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approach is to think and diagnose the real problems, and to remedy those barriers” (Bacal 1988, p.1). He goes further to add that employees will work harder, and exhibit more commitment when they feel they are part of the decision-making process, feel consulted and valued, and sense that the manager is on their side (1988). This suggests that organizational outcomes may be affected by more than just employee motivation and points to the leadership style of managers as well as the culture of the organization as possible contributors. Bacal (1988) and Chen (2004) suggest that organizational outcomes are affected by more than just employee dedication, culture, employee morale, or leadership. In fact, they argue that organizational outcomes are affected far more by a combination of things such as employee skills, abilities, understanding of jobs, and restrictions placed on them by the organization than by any one factor. Therefore, top executives need to take measures to ensure that managers at all levels are providing the leadership their staff requires. Managers and employers together can create an effective culture that positively influences organizational performance. A great deal of literature has been generated in recent decades about management leadership style, the culture of an organization, and the commitment of employees. Prior dissertations have looked at the affect of certain combinations of these concepts on organizational outcomes within pharmaceutical companies (Wegner 2004) and state employment offices (Wells 2003) while yet another study (Silver 2000) investigated the affect of leadership on team performance in a high-technology organization. While these studies shed light on

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the need for understanding how organizational outcomes are influenced by certain concepts, a gap exists in the literature that fails to study the affect these theories have on overall organizational outcomes in high-technology organizations. This dissertation will investigate whether such a relationship exists.

C. Conceptual Model The conceptual model for this dissertation is presented in Figure 1.2. This model shows antecedents of factors that have been found to affect organizational outcomes. Arrows are shown to depict these relationships. Relationships exist between leadership style and culture, suggesting that a manager’s leadership affects an organization’s culture; between culture and commitment, suggesting that the culture of an organization affects an employee’s level of commitment; and between leadership style and commitment, suggesting that a manager’s leadership style directly affects an employee’s level of commitment to the organization and an employee’s level of commitment affects a leaders style. Furthermore, the belief is that all these concepts affect organizational outcomes.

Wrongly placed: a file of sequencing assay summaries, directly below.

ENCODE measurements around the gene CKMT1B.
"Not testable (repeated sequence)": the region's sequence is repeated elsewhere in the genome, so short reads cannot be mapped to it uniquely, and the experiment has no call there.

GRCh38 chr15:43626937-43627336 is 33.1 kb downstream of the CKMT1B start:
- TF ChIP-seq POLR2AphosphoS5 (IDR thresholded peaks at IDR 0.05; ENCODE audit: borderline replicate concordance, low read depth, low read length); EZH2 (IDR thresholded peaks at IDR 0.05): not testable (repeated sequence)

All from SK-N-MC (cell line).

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Figure 1.2 Conceptual Model

This chapter discussed the importance of leadership styles, organizational culture, commitment, and organizational outcomes; the significance of the study; and the theory used as the basis for this study. The next chapter consists of a review of the literature on leadership, commitment, culture and organizational outcomes. The review draws upon articles, studies, dissertations, and books that describe and analyze various aspects of these concepts.   Leadership   Culture

Individual   Commitment   Organizational  Outcomes

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CHAPTER II

LITERATURE REVIEW

A. Introduction Top executives are interested in knowing what is most likely to positively influence organizational performance -- employee commitment to the organization, a particular style of leadership within the organization, or the way an organization is structured, that is, its culture. A great deal of literature has been generated in recent decades about management leadership style, organizational culture, and the commitment of the employee. In this chapter, a review of these theories is presented. Section B will define the terms that will be studied, Section C will review the research literature on commitment, Section D will review the research literature on leadership and Section E will review the research on organizational culture.

B. Definition of Terms In order to situate this research within the context of the current body of knowledge, an explanation of the terms that are central to this dissertation is needed. It is necessary to clarify what is meant by organizational culture, leadership style, organizational commitment, and organizational outcomes and to define a high-technology organization.